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This blog post is the second in a series of six that dives deep into the proven methodology developed and used by TACK10 throughout the client process. Each week, TACK10 Group President and CEO James Chalmers takes you through one of the five pillars of our methodology, detailing how it was developed and how it can be deployed. This series will inform you of how best to reach your objectives and hopefully inspire you to think critically about “what keeps you up at night?” Just tuning in now? Read Part 1 of 6 here.


 

When I think of the first pillar “Evaluate,” I think very broadly. Organizations are complex and spheres of influence can have significant impact on projects. For me, to evaluate means pulling back the covers and taking a look at all of the involved elements and stakeholders. You may have read the following on our website or in my first blog on this topic when it comes to this pillar; “As the old adage goes, the strongest buildings are built on the strongest foundations. It is important to have an understanding of current performance and the ability to clearly identify opportunities and challenges ahead.” So great, nothing new here, right?! We feel too often people diminish the importance of this first step and often forget that stakeholders outside a specific department or organization are probably some of the most important to involve in assessing success against project or organizational objectives.

Why?
Well it is very simple. We get caught up in what we are doing. Objective evaluation is difficult due to our own experience and bias. We know, or at least we should know our businesses or projects better than anyone else. As such, we make a lot of assumptions.

Who should be included?
The term “size for size” comes to mind here. For a small project, some assumptions may make sense because in-depth stakeholder engagement would be too costly or time consuming and will not deliver a return of sufficient value. A good rule to follow is to always engage and request evaluation from the end user. Whatever we are working on, we need their buy in and support to be successful. Our experience also shows that they are often quite willing to take the time to engage in this sort of process.

Who should we start with?
I think we should always try to start with those who decided not to be our end users. Sometimes it is hard to identify these stakeholders. They are often overlooked and that is a massive miss. Who better to ask for honest feedback than those who opted, knowingly or not, against being our customer. Why are we missing these consumers? Getting the answer can unlock future strategic direction and prioritization.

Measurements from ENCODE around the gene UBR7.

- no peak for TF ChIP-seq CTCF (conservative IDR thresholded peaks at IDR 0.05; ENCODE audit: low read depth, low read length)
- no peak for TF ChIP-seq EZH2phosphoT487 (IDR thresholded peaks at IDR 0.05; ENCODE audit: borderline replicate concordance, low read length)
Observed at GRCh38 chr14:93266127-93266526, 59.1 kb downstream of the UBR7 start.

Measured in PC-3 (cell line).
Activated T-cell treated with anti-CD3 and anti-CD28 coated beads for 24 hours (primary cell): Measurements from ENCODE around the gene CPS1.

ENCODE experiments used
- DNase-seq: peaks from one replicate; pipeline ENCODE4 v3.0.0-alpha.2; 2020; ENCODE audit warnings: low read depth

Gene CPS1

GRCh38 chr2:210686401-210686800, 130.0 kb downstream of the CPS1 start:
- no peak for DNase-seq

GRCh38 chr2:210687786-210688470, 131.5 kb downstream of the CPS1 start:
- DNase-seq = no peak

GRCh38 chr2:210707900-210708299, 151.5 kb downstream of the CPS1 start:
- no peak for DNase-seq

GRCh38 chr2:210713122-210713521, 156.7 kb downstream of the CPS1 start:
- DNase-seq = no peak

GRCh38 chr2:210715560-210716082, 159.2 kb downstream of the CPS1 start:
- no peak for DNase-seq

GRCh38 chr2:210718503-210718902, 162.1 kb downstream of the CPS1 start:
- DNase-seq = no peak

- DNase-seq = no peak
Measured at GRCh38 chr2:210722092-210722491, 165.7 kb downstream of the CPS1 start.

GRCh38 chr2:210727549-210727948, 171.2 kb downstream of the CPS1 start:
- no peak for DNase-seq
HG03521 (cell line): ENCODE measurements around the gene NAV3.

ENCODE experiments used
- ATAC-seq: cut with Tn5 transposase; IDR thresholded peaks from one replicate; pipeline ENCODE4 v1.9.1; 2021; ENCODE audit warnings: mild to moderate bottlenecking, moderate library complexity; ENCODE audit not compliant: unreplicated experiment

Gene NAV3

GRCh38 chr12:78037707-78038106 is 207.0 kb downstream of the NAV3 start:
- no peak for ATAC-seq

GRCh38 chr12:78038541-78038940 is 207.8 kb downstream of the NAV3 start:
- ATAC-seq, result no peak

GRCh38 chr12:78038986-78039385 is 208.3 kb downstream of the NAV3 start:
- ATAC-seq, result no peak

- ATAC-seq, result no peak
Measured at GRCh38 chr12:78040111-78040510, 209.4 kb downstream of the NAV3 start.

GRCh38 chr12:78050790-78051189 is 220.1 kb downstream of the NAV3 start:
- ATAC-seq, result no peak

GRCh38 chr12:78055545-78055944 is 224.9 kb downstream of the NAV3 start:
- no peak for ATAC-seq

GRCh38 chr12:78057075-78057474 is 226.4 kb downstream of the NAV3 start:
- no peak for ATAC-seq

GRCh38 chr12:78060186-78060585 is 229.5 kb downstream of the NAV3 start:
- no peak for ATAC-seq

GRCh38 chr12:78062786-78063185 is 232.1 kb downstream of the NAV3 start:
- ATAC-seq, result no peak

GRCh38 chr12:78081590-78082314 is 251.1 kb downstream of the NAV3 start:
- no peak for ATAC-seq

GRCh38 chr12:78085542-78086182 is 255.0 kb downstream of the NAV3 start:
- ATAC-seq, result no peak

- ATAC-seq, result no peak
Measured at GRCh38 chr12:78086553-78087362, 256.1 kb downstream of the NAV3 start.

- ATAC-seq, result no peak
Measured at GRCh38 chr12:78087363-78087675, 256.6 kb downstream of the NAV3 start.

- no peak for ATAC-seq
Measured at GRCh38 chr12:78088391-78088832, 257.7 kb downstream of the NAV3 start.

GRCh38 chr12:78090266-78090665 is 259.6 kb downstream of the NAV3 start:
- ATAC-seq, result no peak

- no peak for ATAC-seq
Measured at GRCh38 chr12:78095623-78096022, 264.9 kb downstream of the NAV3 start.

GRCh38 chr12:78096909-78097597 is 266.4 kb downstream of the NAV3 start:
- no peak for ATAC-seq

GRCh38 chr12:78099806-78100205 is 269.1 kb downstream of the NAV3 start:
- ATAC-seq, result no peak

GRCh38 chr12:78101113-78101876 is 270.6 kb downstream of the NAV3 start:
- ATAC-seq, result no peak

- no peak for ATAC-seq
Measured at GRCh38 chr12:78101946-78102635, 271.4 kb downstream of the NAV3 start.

Is the customer always right?
We all should know by now that the answer is, of course, no! Regardless of whether the consumer was right or wrong, what matters is the end decision they came to. Did we clearly define what the consumer should expect? Did we over-sell? Misrepresent? Perhaps… In evaluation it is important to get to the root cause of the decision. Consumers who grade us perfectly should be thanked, but we always learn more from those who feel we have room for improvement.

Who next?
Depending on the circumstances, this next set of stakeholders may be advocates of some nature. For example, we conducted evaluation exercises on behalf of a health charity with doctors who refer their patients to the resources our client publishes. Understanding their point of view is crucial to understanding “the middle” as we call it. These stakeholders are not producing or consuming, they are in the middle, advocating and acting as ambassadors.

And finally?
Often overlooked, internal stakeholders are critical to a comprehensive evaluation process. In engaging internal stakeholders, don’t stay too narrow. We all find ourselves spending a disproportionate amount of time collaborating and sharing with a small number of colleagues. As such, we miss out on the insights from valuable contributors. Does the individual who staffs your IT Help Desk have input that will provide insight you didn’t previously consider? Project efficiencies are often discovered when those who are participants but not active members of an initiative are engaged in critical thinking. This is an ideal opportunity to drive greater return on investment.

At the end of the day, you will get out of evaluation what you put in. What we hope you will think of is expanding the spheres of engagement the next time you are in a position of evaluating project or goal status.

 

James Chalmers

James Chalmers

Group President and CEO

Described as a growth agent, James is a modern day game changer known for delivering 10x performance across business, marketing and sales KPIs. As a sought after strategist, James believes and has demonstrated time and again that it is not about growing successful businesses anymore; true success is attained when you challenge and impact an industry as a whole.